5. Formally apply through the desired lender. Get your financial documents in order and prepare for a hard credit check. If approved, your personal loan funding should be disbursed to your bank account within a few days.

What else to consider when borrowing a personal loan

Your APR is an important factor when you look at the total cost of borrowing, but it isn’t the only thing to consider. Many of the other important aspects could reside in the fine print, so you’ll need to do your research to fully understand the costs.

Here’s what else you should factor into your decision:

Origination fees: These fees are typically taken out of the borrowing amount before the loan is funded and can be about 1% to 8% the total cost of the loan. Because this can reduce the amount you receive, it’s important to ask about potential origination fees.

Prepayment penalties: These can be applied for borrowers who choose to pay off the loan ahead of schedule. If you plan on doing so, you’ll want to look for a personal loan that doesn’t come with prepayment penalties, like one from Upstart or SoFi.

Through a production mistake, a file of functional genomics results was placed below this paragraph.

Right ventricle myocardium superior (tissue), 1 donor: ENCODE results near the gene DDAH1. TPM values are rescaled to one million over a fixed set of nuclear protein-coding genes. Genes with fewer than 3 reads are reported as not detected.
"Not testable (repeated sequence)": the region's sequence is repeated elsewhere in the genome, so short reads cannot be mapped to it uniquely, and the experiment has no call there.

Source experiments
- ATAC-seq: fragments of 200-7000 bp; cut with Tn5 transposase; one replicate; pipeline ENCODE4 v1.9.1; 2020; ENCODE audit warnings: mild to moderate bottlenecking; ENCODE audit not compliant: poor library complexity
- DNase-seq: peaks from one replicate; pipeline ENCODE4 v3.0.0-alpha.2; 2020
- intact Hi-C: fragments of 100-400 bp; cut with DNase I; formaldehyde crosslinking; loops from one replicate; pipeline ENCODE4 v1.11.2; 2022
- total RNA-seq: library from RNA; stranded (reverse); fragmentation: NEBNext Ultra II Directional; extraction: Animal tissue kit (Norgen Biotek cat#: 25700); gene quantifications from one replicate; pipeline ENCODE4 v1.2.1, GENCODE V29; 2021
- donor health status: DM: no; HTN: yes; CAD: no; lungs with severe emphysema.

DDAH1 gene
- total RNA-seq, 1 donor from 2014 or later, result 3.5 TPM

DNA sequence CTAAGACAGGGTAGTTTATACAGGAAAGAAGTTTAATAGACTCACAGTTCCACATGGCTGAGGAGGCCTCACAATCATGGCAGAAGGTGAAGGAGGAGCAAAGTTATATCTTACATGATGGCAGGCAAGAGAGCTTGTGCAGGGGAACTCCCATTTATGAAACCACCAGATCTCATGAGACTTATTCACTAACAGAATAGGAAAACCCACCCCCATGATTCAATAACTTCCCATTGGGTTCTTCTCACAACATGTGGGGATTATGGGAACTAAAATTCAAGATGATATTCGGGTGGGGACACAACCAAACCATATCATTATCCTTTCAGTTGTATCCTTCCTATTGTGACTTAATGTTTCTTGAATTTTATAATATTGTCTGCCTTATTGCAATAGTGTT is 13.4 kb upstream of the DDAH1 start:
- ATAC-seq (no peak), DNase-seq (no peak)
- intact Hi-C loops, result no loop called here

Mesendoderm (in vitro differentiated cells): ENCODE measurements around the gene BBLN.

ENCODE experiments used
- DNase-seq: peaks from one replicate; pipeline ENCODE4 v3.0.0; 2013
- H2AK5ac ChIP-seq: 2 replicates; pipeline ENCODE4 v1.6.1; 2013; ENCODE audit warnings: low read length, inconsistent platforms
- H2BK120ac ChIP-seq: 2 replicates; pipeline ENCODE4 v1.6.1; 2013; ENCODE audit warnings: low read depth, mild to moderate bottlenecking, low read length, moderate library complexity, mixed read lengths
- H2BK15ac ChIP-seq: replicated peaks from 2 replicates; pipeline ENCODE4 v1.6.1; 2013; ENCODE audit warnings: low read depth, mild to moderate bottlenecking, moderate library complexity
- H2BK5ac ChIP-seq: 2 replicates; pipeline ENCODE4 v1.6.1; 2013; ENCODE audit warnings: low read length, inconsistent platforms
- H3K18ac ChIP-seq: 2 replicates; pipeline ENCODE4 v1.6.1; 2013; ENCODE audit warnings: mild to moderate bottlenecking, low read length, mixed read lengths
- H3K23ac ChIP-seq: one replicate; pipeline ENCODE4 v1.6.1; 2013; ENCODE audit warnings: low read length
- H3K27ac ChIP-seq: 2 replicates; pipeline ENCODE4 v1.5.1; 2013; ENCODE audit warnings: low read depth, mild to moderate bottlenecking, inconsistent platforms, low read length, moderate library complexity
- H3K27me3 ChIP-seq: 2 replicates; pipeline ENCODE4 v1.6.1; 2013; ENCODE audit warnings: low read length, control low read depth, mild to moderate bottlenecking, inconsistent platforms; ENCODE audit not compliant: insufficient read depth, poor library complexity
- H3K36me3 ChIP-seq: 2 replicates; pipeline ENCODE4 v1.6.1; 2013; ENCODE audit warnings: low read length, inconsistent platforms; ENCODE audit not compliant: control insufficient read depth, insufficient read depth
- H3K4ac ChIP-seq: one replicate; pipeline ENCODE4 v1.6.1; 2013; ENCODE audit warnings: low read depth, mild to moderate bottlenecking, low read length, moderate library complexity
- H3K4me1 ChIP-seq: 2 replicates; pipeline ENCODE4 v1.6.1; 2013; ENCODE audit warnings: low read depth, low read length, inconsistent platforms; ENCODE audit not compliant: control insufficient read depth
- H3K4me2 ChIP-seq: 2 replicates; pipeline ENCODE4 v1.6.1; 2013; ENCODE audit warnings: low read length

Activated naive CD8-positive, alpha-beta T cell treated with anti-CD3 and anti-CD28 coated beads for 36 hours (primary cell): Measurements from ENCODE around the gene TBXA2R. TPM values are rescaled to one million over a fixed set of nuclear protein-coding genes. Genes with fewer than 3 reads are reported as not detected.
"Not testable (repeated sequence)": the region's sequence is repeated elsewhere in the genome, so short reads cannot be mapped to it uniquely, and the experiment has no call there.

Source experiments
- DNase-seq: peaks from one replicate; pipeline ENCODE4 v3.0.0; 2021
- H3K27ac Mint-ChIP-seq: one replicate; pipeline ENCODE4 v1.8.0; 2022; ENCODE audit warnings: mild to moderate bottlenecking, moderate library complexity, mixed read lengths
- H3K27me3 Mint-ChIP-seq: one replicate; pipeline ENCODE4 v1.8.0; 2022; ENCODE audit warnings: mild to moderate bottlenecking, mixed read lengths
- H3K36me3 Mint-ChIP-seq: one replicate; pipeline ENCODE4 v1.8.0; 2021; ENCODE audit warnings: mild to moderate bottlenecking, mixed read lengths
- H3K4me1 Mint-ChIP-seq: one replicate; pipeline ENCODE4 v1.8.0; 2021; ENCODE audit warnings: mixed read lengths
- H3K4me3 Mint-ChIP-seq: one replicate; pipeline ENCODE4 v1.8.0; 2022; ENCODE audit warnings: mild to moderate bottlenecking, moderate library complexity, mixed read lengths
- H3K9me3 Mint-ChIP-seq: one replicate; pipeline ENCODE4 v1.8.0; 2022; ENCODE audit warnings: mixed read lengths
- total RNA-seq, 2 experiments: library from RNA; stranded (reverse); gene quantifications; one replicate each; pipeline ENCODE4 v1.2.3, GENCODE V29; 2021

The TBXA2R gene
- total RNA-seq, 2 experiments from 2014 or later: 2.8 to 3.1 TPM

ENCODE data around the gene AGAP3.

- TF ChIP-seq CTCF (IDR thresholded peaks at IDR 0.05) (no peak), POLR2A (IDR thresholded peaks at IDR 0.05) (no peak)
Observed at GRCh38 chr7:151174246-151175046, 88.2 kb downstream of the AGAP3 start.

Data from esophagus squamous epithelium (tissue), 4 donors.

Late fees: These are common and would apply if you were to miss a payment due date. They can range widely, however, so be sure to note the exact amount (or percentage) from each lender before making your decision. You can search for no-fee personal loans to avoid late fees altogether.

Loan term: The length of your loan term has a major impact on your total costs. The longer the term, the lower your monthly payments but the higher overall interest charges you’d pay.

Loan amount: The amount you choose to take out will be the amount that’s charged interest, so it’s another factor to consider. In general, it’s best to only borrow what you need.

Cosigning: Some lenders allow borrowers to add a cosigner. A cosigner can be a way for someone with less-than-perfect credit to access a loan or better loan terms by leaning on another person’s strong credit.